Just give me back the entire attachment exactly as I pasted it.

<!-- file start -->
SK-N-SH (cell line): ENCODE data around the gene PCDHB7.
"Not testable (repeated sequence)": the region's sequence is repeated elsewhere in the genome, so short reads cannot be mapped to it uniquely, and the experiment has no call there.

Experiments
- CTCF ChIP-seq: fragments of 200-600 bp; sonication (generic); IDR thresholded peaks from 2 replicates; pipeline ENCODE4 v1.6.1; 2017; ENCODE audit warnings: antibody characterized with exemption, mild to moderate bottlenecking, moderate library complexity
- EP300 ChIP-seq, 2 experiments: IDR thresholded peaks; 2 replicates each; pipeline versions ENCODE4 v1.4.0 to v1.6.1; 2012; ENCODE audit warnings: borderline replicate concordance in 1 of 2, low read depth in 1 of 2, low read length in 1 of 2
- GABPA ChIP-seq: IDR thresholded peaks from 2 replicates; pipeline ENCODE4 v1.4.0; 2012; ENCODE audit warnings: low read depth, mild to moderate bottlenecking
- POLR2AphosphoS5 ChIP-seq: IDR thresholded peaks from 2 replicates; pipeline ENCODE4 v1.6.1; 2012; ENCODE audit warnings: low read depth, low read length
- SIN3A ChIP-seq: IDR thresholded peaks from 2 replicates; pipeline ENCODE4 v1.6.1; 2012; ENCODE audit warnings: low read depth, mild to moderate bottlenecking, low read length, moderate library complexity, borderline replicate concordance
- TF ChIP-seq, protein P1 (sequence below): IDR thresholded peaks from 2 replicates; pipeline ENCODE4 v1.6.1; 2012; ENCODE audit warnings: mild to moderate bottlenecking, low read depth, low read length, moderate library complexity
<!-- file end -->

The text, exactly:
SK-N-SH (cell line): ENCODE data around the gene PCDHB7.
"Not testable (repeated sequence)": the region's sequence is repeated elsewhere in the genome, so short reads cannot be mapped to it uniquely, and the experiment has no call there.

Experiments
- CTCF ChIP-seq: fragments of 200-600 bp; sonication (generic); IDR thresholded peaks from 2 replicates; pipeline ENCODE4 v1.6.1; 2017; ENCODE audit warnings: antibody characterized with exemption, mild to moderate bottlenecking, moderate library complexity
- EP300 ChIP-seq, 2 experiments: IDR thresholded peaks; 2 replicates each; pipeline versions ENCODE4 v1.4.0 to v1.6.1; 2012; ENCODE audit warnings: borderline replicate concordance in 1 of 2, low read depth in 1 of 2, low read length in 1 of 2
- GABPA ChIP-seq: IDR thresholded peaks from 2 replicates; pipeline ENCODE4 v1.4.0; 2012; ENCODE audit warnings: low read depth, mild to moderate bottlenecking
- POLR2AphosphoS5 ChIP-seq: IDR thresholded peaks from 2 replicates; pipeline ENCODE4 v1.6.1; 2012; ENCODE audit warnings: low read depth, low read length
- SIN3A ChIP-seq: IDR thresholded peaks from 2 replicates; pipeline ENCODE4 v1.6.1; 2012; ENCODE audit warnings: low read depth, mild to moderate bottlenecking, low read length, moderate library complexity, borderline replicate concordance
- TF ChIP-seq, protein P1 (sequence below): IDR thresholded peaks from 2 replicates; pipeline ENCODE4 v1.6.1; 2012; ENCODE audit warnings: mild to moderate bottlenecking, low read depth, low read length, moderate library complexity